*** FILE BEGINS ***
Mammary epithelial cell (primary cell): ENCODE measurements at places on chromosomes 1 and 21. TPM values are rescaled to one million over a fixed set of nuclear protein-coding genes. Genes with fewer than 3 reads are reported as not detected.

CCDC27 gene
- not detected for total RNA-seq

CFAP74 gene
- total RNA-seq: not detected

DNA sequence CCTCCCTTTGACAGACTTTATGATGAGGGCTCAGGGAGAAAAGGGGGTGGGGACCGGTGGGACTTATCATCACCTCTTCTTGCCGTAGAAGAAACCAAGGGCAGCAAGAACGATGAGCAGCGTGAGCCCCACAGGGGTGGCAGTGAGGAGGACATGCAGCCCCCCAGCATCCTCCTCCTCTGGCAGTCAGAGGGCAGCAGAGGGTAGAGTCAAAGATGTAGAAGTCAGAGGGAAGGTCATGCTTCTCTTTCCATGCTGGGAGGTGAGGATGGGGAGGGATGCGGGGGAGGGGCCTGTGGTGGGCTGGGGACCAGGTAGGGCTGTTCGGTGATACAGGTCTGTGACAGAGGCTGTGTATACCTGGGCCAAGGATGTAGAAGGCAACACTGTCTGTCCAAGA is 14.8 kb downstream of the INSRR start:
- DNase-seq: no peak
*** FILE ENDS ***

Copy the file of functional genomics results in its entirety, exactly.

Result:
Mammary epithelial cell (primary cell): ENCODE measurements at places on chromosomes 1 and 21. TPM values are rescaled to one million over a fixed set of nuclear protein-coding genes. Genes with fewer than 3 reads are reported as not detected.

CCDC27 gene
- not detected for total RNA-seq

CFAP74 gene
- total RNA-seq: not detected

DNA sequence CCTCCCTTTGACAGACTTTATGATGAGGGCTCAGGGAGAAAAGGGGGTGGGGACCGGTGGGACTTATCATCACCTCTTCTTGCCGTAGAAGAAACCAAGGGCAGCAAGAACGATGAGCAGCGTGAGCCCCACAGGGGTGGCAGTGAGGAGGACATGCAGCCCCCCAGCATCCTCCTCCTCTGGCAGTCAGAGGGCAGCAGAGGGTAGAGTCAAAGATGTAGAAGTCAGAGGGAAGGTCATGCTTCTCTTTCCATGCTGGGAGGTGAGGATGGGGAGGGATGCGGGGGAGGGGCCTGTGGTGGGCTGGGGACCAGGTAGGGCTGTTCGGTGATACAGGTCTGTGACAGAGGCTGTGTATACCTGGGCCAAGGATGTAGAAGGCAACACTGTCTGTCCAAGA is 14.8 kb downstream of the INSRR start:
- DNase-seq: no peak